Swimming 'invaluable' to Howard Jacks after surgery threatened active lifestyle16/10/2021
Howard Jacks labels swimming as ‘invaluable’ to him following his hip surgery after he initially feared that his health and wellbeing would suffer.
The Wandsworth swimmer had to stop running as a result of his hip replacement in February 2020 and thought his active lifestyle was under threat.
However, Howard now swims three times a week at Latchmere Leisure Centre in Battersea and says the regular visits to the pool have transformed his mental and physical health.
The 75-year-old first learned swim to swim at the age of 18 and believes it has given him the confidence to remain active throughout life – even after a major surgery.
He shared his story as part of the latest #LoveSwimming campaign, saying: “Swimming has been a big part of my life for a while – one of the memories I have is going caving and accidentally falling in a pothole full of water!
Time in the pool is therapeutic
“It’s because I had learnt to swim, I didn’t panic, and felt comfortable until I could get out. Whilst I hope other don’t fall victim to this fate, it just shows what an important life skill swimming is.
“Since my hip surgery, I have found my time swimming to be invaluable. It takes the pressure off your body but is still brilliant exercise. I try and vary my strokes and make it a decent workout.
“Mentally, it has been as important as the physical benefits it brings. For me personally, the time in the pool is therapeutic, and I can just go into switch-off mode and enjoy myself.
“For my mental health I’ve found it to be a really great help, especially given the stress and anxiety of the last year or so with the pandemic.
“Unfortunately, I got Covid only a few weeks ago, but have now fully recovered – and I like to think keeping healthy and swimming regularly has helped support my body and mind.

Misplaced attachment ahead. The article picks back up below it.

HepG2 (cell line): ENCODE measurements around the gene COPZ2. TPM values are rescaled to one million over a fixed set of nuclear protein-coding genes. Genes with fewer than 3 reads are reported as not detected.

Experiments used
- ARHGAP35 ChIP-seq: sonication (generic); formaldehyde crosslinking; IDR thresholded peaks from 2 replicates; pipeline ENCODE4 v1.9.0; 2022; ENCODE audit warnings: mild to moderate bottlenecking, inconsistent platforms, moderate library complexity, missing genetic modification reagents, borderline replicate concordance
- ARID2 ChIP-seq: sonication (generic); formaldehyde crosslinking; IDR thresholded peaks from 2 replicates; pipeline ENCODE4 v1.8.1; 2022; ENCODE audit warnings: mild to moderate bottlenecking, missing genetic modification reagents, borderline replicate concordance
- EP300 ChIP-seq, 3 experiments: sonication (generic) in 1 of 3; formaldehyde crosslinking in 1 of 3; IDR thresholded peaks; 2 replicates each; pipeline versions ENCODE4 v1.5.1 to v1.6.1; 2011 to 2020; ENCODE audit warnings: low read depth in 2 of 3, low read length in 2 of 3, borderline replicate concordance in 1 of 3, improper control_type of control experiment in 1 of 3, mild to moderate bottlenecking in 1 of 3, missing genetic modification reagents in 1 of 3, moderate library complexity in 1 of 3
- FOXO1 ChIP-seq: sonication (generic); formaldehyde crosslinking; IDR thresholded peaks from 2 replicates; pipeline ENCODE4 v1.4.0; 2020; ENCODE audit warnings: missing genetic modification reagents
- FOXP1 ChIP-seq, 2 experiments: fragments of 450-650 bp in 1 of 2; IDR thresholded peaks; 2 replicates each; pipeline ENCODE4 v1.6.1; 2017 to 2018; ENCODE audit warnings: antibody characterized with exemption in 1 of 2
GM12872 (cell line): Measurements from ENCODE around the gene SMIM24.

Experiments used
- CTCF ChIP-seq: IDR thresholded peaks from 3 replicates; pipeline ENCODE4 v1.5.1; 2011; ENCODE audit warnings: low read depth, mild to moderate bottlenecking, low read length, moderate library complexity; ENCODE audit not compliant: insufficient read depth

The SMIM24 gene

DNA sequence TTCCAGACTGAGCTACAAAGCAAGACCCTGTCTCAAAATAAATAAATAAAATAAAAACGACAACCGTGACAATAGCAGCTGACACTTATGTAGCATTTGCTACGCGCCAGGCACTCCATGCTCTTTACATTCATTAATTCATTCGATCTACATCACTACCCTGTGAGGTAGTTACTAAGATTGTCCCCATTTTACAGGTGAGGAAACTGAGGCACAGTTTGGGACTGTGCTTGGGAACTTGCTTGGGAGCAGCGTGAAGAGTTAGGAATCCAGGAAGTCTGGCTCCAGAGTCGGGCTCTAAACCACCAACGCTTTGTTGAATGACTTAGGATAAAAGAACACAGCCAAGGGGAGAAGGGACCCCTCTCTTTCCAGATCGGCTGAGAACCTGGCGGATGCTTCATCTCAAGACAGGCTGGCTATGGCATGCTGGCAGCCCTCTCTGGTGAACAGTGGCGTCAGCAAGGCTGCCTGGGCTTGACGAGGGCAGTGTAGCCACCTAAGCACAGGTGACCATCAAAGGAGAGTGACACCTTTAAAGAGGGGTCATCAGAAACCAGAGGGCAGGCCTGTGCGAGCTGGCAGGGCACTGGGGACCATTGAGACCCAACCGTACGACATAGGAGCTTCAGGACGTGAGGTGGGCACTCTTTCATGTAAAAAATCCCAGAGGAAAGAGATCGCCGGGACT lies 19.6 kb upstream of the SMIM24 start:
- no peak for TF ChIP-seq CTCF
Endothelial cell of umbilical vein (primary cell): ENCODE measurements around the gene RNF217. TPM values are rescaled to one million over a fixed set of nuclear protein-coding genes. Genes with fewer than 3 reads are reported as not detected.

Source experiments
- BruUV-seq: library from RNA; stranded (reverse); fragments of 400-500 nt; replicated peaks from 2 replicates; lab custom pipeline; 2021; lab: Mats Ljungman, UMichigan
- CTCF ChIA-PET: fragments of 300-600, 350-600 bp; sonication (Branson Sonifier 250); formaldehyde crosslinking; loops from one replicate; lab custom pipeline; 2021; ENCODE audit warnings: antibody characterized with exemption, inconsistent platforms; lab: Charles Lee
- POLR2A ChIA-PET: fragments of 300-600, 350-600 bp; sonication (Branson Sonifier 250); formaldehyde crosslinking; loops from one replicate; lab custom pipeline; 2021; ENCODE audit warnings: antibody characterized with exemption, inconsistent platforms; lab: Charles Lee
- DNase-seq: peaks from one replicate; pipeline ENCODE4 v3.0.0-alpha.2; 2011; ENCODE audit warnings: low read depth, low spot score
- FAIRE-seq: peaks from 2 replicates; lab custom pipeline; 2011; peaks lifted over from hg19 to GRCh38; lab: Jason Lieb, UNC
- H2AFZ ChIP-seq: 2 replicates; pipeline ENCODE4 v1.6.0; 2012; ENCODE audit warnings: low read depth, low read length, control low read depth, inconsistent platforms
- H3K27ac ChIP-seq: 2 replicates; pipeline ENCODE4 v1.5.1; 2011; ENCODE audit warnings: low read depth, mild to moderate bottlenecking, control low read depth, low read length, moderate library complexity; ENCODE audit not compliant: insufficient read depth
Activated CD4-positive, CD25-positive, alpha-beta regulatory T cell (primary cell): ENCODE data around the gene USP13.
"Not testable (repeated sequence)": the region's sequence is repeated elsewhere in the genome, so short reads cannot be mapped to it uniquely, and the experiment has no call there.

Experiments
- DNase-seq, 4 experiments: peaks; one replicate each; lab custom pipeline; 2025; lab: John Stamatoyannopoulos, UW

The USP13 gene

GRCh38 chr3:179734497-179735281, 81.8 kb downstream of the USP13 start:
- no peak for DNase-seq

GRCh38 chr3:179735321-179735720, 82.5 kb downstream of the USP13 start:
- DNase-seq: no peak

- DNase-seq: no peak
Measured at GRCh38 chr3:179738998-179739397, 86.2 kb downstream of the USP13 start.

“My pool, Latchmere Leisure Centre, is very special to me, and I feel comfortable there.
“That’s one of the most important things – that the pool can be a pillar of the community.
“I can’t understate how valuable swimming has been for me in every sense. Even in my drama school days, the breath control I learnt and developed through swimming served me well! I don’t have any plans to stop at all, I want to be swimming for as long as I can.”
Swim England chief executive, Jane Nickerson, added that it was ‘vital’ that the value of swimming pools to local communities be recognised.
She said: “It is imperative that people’s physical and mental wellbeing is prioritised, and swimming is one of the most productive ways that this can be supported.
“We all know swimming as a life skill and as a great way to bring families and peers together but, especially coming out of an incredibly difficult 18 months with the pandemic, swimming can have a transformative impact on the nation’s mental and physical health.
“There are so many brilliant stories of how swimming has helped people manage or recover from health conditions, and it’s therefore vital that we recognise the value of pools to our communities.
“There is also an incredible social benefit to swimming in reducing loneliness – those who swim are more than 25 per cent less likely to have no friends at all compared to non-swimmers.”
Swimming’s clear health benefits were outlined by Swim England in an open letter this week to the Government’s Department of Health and Social Care, upon the creation of a dedicated office for Health Improvements and Disparities to lead the national efforts to improve the health of the nation.
The hope is to build upon previous successes with Public Health England, such as including the unique benefits of swimming into the ‘Physical Activity Clinical Champions’ training curriculum.